Call me crazy. Call me a pervert. Call me a stalker (but those tapes don't prove anything; the footage is way too grainy and the guy was wearing a ski mask). But after seeing this I almost quit my job and applied for enrollment at her beauty school. Up until I saw this picture, I never really knew for sure whether I had a fairy tale fetish. Now I'm searching for Frog Prince costumes on eBay and googling the hell out of "Lindsay Snow White pictures naked."
I've been a Utah Jazz fan since the early 90s, and I've never really understood why no one wanted to play for them. I mean, they had genetically-enhanced All-Stars and future Hall of Famers in John Stockton and Karl Malone. They had daily doses of free comedy in the form of assclown Greg Ostertag. They play basketball in a state where 98 percent of the population supports polygamy. What more could a wealthy athlete ask for? But after visiting their official Website, I think I finally figured it what the problem is. The Jazz management are assholes. Why else would they just be giving away shooting guard C.J. Miles paycheck?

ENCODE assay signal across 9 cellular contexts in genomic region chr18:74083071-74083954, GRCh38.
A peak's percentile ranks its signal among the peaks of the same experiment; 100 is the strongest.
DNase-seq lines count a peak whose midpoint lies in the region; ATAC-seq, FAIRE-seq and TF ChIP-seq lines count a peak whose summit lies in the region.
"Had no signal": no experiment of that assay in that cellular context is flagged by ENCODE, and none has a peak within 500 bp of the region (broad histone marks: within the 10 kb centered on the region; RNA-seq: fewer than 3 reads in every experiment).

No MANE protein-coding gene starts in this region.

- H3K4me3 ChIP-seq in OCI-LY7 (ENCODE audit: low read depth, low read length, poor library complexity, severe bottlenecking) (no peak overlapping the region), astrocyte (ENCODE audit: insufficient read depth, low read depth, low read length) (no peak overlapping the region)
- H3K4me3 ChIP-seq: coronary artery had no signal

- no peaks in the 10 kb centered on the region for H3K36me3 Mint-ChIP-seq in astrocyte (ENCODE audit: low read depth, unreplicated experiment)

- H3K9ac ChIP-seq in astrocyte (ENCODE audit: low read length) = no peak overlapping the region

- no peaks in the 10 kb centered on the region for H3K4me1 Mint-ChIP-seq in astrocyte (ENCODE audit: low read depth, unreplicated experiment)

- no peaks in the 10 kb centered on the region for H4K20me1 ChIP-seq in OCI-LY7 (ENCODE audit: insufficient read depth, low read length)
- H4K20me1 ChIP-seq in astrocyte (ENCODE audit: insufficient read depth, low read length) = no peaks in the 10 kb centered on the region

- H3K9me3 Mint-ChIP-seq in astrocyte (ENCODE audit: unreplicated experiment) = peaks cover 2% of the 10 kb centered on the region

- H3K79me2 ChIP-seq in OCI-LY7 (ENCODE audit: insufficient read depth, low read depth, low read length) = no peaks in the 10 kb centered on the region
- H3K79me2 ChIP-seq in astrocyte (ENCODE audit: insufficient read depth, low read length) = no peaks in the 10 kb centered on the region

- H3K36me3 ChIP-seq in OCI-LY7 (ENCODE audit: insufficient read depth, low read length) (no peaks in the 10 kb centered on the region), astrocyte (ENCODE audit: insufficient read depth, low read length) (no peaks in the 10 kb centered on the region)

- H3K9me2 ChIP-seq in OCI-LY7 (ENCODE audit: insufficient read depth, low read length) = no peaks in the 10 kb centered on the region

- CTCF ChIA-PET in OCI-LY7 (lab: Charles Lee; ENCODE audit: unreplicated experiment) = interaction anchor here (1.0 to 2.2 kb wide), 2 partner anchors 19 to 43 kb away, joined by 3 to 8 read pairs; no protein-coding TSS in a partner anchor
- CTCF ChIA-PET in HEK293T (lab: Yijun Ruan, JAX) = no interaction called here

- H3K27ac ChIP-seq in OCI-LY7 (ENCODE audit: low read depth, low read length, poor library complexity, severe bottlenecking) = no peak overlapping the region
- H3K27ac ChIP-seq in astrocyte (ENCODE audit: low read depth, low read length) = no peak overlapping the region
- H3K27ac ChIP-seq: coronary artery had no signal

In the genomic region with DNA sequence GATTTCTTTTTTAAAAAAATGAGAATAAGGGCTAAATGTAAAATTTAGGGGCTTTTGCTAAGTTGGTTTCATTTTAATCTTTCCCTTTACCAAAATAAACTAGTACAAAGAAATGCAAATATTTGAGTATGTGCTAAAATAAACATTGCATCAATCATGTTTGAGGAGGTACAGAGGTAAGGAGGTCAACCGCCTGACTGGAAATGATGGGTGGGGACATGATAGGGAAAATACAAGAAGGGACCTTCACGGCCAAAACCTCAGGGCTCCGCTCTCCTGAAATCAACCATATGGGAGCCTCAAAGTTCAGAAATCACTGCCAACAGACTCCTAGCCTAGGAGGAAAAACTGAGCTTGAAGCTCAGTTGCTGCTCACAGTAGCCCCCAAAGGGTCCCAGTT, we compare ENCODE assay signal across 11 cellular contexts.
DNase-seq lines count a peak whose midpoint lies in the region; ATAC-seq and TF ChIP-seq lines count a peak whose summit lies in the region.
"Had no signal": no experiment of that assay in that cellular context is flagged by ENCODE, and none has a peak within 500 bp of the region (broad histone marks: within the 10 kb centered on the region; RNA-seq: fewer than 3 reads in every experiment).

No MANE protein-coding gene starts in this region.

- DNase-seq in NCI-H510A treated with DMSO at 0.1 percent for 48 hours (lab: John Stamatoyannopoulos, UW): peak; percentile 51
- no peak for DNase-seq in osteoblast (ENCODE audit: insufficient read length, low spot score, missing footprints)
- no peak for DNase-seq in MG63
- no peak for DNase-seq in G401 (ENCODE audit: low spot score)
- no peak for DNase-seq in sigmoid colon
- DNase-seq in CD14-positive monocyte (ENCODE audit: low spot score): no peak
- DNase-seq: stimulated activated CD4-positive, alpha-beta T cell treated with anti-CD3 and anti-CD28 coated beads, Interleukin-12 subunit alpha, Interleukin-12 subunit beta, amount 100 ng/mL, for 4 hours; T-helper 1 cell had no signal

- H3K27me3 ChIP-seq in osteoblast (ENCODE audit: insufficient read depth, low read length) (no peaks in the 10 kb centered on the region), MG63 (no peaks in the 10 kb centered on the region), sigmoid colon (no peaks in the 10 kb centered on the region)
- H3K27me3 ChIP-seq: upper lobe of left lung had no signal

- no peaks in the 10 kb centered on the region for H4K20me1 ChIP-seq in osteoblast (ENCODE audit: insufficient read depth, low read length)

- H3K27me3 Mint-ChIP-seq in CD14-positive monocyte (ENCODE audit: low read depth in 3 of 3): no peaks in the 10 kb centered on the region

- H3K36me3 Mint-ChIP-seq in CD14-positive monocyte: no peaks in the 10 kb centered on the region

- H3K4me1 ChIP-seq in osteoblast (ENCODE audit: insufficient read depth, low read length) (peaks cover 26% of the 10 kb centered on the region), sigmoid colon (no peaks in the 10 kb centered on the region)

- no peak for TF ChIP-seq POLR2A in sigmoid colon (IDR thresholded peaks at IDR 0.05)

Miles paycheck
When the Jazz steal a player's money, they don't go halfway.

I know Jerry Sloan is something of a disciplinarian, so maybe this is the team's standard punishment when you're only averaging 3 points a game on 27 percent shooting. I don't know. But it still seems pretty harsh, considering the poor kid's just a rookie and only playing about nine minutes a game. If they were going to punish somebody, shouldn't it be Carlos Boozer? He came to the Jazz last year after stabbing a blind guy in the back, and now he's not even playing. If anyone deserves to lose a paycheck or 82, it's him.

The poor treatment even extends to the team's mascot,